(Photo via Wikimedia Commons)
Jimmy Korderas worked for World Wrestling Entertainment (WWE) for 24 years before transitioning to broadcasting with Sportsnet, and he is now hosting his ‘Reffin Rants,’ on Twitter.
Korderas got his start with WWE in 1985 but did not begin as a referee. As a lifelong wrestling fan, Korderas says he used to take photos at events and then sell them outside Maple Leaf Gardens without permission, to buy tickets to wrestling shows.
Korderas says he did that until he got into trouble with an employee of Jack Tunney, a former Canadian promoter for WWE, to stop selling the photos due to copyright. He ended up friends with this employee and he helped him get a job with WWE.
Korderas was introduced to Tunney as a photographer, but he was given a different job.
“Tunney said ‘we'll find something for the kid to do’, so before becoming a referee I was the guy that did what needed to be done,” said Korderas. “Jack would hand me the keys to his car and say, ‘go pick up Andre The Giant at the Marriott.’”
Korderas started doing things of this nature very often.
“It’s like ‘go to the airport and pick up Hulk Hogan and his wife’., So, I'm trying to look calm, cool, and collected at the same time on the inside I’m like this is incredible,” said Korderas.
Eventually, it was the idea of Pat Patterson, former WWE superstar and employee, to make Korderas a referee in 1987. Korderas got thrown into the role unexpectedly by former WWE producer TJ Strongbow.
The first match he refereed was between SD Jones and The Masked Demon in Newmarket, Ont. Korderas went up to Jones before the match nervously and said, “I’ve never refereed a match before!”
“Jones said: ‘Well listen to me and I’ll talk you through it and that’s when I realized I got to start asking questions,” said Korderas. “So, I went to all the other refs and started asking them and then the wrestlers and I was learning from them, while also learning on the job because without doing it yourself you don’t really learn.”
There is a lot of work that goes into every match, he adds, saying each match is like a “mini-story” that he had to help tell.
“You don't want to be a distraction and that's what I think is becoming a little bit of a lost art in some cases today,” said Korderas. “It's hard for some people, [because] here you are you on television in front of however many people. A lot of times, your mind is telling you I want to get noticed, but at the same time, it's not your job to be noticed.”
It's this understanding of the business that helped former WWE superstar and current independent wrestler Tyson Dux become great friends with Korderas over the years.
“What sets Korderas apart from other referees is his knowledge of the business and how passionate he is,” said Dux. “He knows pro-wrestling and he knows psychology; you have to understand human beings and how to pull emotion out of them. He has a wealth of knowledge and he performs that knowledge.”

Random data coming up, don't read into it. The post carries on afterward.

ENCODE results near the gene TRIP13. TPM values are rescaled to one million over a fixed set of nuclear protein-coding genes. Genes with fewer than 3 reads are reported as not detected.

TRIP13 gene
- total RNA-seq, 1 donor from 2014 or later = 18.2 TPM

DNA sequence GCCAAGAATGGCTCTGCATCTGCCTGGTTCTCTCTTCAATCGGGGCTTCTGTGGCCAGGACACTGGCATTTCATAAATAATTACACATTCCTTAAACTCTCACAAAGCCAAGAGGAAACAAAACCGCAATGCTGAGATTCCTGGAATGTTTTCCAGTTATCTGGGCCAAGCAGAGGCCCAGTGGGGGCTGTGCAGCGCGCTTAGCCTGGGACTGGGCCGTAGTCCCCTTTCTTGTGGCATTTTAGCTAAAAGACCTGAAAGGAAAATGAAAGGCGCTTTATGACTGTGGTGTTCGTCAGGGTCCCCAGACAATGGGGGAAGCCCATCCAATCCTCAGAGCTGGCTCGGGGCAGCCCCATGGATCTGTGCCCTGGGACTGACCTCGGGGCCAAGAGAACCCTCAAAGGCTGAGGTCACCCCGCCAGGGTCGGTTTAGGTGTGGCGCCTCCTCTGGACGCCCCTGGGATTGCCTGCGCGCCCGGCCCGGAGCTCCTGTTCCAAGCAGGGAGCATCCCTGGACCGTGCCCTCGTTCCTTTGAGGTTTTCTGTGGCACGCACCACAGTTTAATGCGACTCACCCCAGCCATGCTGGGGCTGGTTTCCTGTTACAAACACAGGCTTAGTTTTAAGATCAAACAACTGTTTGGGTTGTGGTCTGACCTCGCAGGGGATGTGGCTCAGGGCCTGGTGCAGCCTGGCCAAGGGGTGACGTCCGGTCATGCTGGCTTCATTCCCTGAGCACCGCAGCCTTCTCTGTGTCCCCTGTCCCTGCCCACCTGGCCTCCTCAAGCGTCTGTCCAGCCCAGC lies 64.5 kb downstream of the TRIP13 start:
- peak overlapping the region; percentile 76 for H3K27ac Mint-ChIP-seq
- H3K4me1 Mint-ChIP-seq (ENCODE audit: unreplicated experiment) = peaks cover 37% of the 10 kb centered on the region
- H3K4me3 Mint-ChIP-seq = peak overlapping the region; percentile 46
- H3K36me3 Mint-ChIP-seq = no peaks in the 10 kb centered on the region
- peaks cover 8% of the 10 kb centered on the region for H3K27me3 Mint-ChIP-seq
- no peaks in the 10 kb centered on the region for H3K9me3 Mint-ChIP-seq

Korderas was lucky enough to referee some massive matches in his career, including Tyson Dux vs Kevin Steen (now known as Kevin Owens) and Kurt Angle vs Eddie Guerrero.
Steen, Angle and Guerrero are looked at as some of the best wrestlers of all time. All three men have had a lot of success all over the world and specifically in WWE.
He says his favourite match to referee was the main event of Wrestlemania 24 for the World Heavyweight Championship between The Undertaker and Edge, both superstars personally asked for him to referee.
Korderas also got to enjoy some fun moments in his career, many of which came with the late Canadian wrestling icon, Owen Hart. He highlighted a tag team match he was refereeing that included Owen Hart and Jeff Jarrett against Edge and Christian.
In this match, Hart and Jarrett used red clown noses to distract their opponents and make the entire arena laugh.
“I picked them [red noses] up and put them in my pocket and I still have them to this day,” said Korderas.
Korderas had a great 24 year run in WWE and said he made a lot of great memories and friends. In 2009, he took a leave from WWE to attend to his ill father but never returned.
“After 24 years, I thought it was time and my family needed me, especially my wife who only got to see me a day and a half a week,” said Korderas.
Post WWE, Korderas says he took some time to decompress before returning to school for broadcasting. He began hosting Right After Wrestling for XM Radio, a show that aired right after Monday Night Raw weekly to discuss wrestling.
Eventually, that became a TV show on theScore network and switched names to Aftermath. The show moved to Sportsnet and Korderas continued to be one of the hosts to talk WWE. His work was enjoyed by many people including his long-time friend and wrestling journalist, Steve Argintaru.
“He’s entertaining, he’s funny, he comes with credibility and he’s not afraid to give his opinion,” said Argintaru. “I think all those are really great qualities to have in a role as an analyst in any sport.”
Aftermath has recently been off Sportsnet programming and may not return, but Korderas still shares his views on wrestling. Over the last two years, he posts a daily ‘Reffin Rant’ on his Twitter account to provide his wrestling takes.
(Twitter via @jimmykorderas)
His rants are short videos that he posts discussing what has gone on in wrestling that day. His strong opinions have allowed him to gain a large following on his Twitter account.
As for the future, Korderas says he is not sure what will come next, but he says he has some ideas in the works.